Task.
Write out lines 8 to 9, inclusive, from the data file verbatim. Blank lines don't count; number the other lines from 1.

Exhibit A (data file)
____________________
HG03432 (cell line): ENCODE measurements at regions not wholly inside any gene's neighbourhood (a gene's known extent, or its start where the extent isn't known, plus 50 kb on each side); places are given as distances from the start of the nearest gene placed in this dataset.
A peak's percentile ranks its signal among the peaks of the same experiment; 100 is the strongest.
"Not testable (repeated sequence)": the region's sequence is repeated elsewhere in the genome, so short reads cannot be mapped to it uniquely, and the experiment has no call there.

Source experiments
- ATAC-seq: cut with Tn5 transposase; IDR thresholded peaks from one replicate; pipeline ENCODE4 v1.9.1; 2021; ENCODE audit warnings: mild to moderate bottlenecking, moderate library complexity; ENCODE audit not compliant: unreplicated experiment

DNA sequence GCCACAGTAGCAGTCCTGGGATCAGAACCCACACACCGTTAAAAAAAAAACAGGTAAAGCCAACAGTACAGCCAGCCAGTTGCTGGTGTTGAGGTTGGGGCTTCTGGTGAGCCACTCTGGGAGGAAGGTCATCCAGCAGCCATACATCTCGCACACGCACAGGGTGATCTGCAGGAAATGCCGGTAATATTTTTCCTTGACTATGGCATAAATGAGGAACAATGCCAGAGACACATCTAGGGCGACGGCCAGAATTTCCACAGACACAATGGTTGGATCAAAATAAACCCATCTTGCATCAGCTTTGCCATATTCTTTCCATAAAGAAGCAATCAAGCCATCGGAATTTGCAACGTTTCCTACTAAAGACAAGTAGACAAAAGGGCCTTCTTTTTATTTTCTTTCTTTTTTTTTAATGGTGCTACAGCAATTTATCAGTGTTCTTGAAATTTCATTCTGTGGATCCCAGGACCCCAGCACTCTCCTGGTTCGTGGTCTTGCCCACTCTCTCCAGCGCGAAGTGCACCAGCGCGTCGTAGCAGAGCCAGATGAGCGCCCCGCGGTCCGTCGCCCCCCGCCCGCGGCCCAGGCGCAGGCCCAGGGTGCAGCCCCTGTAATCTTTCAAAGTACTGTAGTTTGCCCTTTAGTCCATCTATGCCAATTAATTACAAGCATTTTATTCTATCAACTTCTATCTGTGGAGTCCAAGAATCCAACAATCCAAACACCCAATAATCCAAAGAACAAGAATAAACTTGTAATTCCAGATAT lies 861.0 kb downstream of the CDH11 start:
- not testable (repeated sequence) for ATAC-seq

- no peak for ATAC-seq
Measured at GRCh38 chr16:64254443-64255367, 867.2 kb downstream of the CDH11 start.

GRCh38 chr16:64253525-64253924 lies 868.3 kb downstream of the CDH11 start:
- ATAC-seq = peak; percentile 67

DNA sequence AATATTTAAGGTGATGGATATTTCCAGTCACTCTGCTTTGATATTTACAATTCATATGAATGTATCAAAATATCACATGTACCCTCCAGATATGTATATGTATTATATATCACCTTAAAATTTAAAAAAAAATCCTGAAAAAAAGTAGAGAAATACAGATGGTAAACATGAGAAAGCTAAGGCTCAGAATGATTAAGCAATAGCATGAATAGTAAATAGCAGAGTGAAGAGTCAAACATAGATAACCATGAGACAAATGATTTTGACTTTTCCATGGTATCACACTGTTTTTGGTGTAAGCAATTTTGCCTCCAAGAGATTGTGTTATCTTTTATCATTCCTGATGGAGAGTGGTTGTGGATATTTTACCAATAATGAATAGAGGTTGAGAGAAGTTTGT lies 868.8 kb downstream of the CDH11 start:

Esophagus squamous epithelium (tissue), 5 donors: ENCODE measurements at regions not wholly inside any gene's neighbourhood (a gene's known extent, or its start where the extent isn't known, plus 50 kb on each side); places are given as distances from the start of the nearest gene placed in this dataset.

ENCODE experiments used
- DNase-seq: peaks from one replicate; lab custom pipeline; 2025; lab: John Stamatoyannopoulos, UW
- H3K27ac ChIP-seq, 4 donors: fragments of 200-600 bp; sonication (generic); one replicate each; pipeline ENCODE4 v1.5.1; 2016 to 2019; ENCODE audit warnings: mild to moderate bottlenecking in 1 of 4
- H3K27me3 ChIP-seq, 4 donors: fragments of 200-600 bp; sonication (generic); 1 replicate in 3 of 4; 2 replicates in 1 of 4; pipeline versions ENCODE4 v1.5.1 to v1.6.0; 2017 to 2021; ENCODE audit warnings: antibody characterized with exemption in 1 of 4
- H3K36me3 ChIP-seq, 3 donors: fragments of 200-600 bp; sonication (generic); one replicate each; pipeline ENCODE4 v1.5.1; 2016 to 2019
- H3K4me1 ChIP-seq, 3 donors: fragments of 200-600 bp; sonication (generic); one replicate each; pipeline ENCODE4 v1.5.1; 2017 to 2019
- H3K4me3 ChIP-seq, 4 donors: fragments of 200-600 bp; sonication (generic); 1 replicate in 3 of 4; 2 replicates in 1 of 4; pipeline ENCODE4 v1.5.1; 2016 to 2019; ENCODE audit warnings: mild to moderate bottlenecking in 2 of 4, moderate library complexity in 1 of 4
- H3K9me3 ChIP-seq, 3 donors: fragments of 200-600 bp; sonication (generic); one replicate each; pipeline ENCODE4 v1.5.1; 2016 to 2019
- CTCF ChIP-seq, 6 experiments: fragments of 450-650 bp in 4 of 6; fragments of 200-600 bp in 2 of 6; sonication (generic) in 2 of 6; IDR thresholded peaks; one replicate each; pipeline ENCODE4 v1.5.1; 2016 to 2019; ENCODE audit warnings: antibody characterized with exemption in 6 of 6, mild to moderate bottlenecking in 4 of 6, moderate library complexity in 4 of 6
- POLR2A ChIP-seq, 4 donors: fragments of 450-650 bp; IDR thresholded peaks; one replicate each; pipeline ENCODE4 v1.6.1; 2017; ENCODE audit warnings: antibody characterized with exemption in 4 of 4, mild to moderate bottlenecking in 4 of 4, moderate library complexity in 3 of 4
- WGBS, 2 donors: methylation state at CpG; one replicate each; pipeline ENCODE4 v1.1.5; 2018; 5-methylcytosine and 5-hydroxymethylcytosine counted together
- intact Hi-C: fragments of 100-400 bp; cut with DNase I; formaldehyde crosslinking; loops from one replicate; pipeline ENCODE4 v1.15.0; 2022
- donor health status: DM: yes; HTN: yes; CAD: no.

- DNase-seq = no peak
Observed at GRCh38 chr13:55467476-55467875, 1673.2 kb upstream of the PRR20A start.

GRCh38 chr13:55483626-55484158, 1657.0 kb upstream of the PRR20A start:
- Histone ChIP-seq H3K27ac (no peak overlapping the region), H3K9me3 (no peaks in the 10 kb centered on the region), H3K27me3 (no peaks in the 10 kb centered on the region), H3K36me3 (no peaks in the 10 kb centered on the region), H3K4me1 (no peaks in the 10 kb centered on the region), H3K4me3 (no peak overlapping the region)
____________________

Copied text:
- no peak for ATAC-seq
Measured at GRCh38 chr16:64254443-64255367, 867.2 kb downstream of the CDH11 start.